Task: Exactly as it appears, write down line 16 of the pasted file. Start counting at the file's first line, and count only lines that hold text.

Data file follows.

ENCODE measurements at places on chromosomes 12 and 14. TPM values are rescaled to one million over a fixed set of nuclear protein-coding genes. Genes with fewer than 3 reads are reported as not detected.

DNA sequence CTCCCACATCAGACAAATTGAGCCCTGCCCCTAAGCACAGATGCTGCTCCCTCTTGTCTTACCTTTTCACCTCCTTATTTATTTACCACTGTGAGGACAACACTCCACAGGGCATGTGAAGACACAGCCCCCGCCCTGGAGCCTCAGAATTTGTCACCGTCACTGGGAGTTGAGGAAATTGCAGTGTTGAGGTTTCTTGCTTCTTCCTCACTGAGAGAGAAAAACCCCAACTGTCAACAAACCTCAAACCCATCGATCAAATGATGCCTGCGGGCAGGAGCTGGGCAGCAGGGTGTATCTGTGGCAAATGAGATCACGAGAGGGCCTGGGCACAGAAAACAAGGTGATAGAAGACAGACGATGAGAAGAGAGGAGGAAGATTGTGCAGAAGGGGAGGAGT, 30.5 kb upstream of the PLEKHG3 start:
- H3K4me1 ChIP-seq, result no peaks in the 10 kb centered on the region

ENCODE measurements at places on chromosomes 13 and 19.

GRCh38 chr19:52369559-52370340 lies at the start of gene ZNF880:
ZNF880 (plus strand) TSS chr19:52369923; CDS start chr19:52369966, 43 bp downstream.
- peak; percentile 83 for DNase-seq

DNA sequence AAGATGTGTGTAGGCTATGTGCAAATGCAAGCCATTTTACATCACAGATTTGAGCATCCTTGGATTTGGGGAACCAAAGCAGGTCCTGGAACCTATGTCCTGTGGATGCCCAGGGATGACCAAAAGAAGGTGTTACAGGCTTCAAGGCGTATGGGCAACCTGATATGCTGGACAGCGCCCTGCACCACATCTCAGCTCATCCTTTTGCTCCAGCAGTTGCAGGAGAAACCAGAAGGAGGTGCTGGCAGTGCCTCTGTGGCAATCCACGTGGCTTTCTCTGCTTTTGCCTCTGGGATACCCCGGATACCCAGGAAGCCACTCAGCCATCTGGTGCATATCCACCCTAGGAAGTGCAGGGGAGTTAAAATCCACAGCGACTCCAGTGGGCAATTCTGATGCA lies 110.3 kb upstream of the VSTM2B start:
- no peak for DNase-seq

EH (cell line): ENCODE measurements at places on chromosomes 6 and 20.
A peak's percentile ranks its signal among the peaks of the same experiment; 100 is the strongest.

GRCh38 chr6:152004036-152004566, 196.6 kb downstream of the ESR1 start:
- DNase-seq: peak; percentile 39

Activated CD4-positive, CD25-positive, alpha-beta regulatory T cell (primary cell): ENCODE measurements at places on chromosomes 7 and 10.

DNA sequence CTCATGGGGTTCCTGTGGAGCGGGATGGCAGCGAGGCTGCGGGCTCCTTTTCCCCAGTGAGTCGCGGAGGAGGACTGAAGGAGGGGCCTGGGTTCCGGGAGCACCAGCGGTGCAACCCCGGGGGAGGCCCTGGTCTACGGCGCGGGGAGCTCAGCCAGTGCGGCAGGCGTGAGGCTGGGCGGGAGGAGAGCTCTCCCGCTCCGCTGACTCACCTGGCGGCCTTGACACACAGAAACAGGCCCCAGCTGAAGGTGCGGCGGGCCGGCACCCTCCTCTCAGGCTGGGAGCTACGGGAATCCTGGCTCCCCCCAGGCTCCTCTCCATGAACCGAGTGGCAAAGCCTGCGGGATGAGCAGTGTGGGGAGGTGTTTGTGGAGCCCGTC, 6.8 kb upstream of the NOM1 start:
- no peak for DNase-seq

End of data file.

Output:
- no peak for DNase-seq